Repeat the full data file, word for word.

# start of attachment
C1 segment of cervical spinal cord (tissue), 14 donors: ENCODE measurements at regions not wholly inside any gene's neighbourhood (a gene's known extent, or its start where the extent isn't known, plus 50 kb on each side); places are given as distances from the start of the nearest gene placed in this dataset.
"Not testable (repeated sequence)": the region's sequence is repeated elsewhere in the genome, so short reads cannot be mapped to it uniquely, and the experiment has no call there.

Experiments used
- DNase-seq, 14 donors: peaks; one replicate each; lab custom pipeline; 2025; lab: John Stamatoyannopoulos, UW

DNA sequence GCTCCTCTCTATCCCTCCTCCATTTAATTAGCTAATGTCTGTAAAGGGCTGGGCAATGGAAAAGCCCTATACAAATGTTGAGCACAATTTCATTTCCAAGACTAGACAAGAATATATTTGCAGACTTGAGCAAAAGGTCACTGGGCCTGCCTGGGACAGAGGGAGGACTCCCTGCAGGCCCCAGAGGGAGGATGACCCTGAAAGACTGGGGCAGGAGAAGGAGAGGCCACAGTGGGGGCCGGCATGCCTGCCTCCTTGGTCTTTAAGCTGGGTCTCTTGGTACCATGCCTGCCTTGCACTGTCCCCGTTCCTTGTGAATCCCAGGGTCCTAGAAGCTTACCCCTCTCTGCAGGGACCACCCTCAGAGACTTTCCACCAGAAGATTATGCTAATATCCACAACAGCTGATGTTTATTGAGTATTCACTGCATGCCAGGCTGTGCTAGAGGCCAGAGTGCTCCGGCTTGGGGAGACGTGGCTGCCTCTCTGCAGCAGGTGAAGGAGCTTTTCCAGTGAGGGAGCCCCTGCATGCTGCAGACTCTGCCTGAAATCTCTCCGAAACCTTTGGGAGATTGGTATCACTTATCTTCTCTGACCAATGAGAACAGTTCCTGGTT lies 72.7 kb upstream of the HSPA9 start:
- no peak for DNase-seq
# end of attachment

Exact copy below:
C1 segment of cervical spinal cord (tissue), 14 donors: ENCODE measurements at regions not wholly inside any gene's neighbourhood (a gene's known extent, or its start where the extent isn't known, plus 50 kb on each side); places are given as distances from the start of the nearest gene placed in this dataset.
"Not testable (repeated sequence)": the region's sequence is repeated elsewhere in the genome, so short reads cannot be mapped to it uniquely, and the experiment has no call there.

Experiments used
- DNase-seq, 14 donors: peaks; one replicate each; lab custom pipeline; 2025; lab: John Stamatoyannopoulos, UW

DNA sequence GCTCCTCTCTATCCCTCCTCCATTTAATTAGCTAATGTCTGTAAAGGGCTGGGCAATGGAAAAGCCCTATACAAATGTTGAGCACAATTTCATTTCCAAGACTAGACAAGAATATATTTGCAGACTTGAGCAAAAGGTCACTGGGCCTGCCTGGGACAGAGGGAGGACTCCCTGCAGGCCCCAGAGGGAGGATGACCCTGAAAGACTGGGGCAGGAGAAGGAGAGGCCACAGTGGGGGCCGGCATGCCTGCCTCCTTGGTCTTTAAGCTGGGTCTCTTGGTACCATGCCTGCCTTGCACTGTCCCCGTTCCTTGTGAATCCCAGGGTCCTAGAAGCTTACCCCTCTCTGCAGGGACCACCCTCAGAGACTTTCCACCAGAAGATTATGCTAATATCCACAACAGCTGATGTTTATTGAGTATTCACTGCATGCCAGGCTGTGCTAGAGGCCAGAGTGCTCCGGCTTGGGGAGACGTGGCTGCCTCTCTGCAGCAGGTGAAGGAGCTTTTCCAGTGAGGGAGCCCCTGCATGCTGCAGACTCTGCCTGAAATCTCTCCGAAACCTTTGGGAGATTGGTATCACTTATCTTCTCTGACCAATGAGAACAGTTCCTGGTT lies 72.7 kb upstream of the HSPA9 start:
- no peak for DNase-seq